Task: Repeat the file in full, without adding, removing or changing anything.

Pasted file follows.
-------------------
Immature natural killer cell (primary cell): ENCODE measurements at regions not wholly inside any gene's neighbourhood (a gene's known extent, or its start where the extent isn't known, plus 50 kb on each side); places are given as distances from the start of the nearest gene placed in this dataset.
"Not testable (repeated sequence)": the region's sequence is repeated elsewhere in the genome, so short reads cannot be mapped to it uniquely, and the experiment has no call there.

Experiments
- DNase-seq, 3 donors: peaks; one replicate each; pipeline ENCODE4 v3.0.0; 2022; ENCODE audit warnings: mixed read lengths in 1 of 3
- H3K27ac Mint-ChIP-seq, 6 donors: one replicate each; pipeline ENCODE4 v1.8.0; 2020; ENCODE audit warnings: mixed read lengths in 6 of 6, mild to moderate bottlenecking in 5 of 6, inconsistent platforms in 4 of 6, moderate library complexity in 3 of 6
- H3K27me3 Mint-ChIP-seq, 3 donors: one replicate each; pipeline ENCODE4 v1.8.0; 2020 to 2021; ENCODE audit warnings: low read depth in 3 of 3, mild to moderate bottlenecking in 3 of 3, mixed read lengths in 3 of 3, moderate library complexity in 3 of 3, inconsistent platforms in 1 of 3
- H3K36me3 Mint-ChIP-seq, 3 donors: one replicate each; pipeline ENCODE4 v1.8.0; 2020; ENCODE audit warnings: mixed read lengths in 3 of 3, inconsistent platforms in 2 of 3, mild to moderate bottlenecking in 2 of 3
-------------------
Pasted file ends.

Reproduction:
Immature natural killer cell (primary cell): ENCODE measurements at regions not wholly inside any gene's neighbourhood (a gene's known extent, or its start where the extent isn't known, plus 50 kb on each side); places are given as distances from the start of the nearest gene placed in this dataset.
"Not testable (repeated sequence)": the region's sequence is repeated elsewhere in the genome, so short reads cannot be mapped to it uniquely, and the experiment has no call there.

Experiments
- DNase-seq, 3 donors: peaks; one replicate each; pipeline ENCODE4 v3.0.0; 2022; ENCODE audit warnings: mixed read lengths in 1 of 3
- H3K27ac Mint-ChIP-seq, 6 donors: one replicate each; pipeline ENCODE4 v1.8.0; 2020; ENCODE audit warnings: mixed read lengths in 6 of 6, mild to moderate bottlenecking in 5 of 6, inconsistent platforms in 4 of 6, moderate library complexity in 3 of 6
- H3K27me3 Mint-ChIP-seq, 3 donors: one replicate each; pipeline ENCODE4 v1.8.0; 2020 to 2021; ENCODE audit warnings: low read depth in 3 of 3, mild to moderate bottlenecking in 3 of 3, mixed read lengths in 3 of 3, moderate library complexity in 3 of 3, inconsistent platforms in 1 of 3
- H3K36me3 Mint-ChIP-seq, 3 donors: one replicate each; pipeline ENCODE4 v1.8.0; 2020; ENCODE audit warnings: mixed read lengths in 3 of 3, inconsistent platforms in 2 of 3, mild to moderate bottlenecking in 2 of 3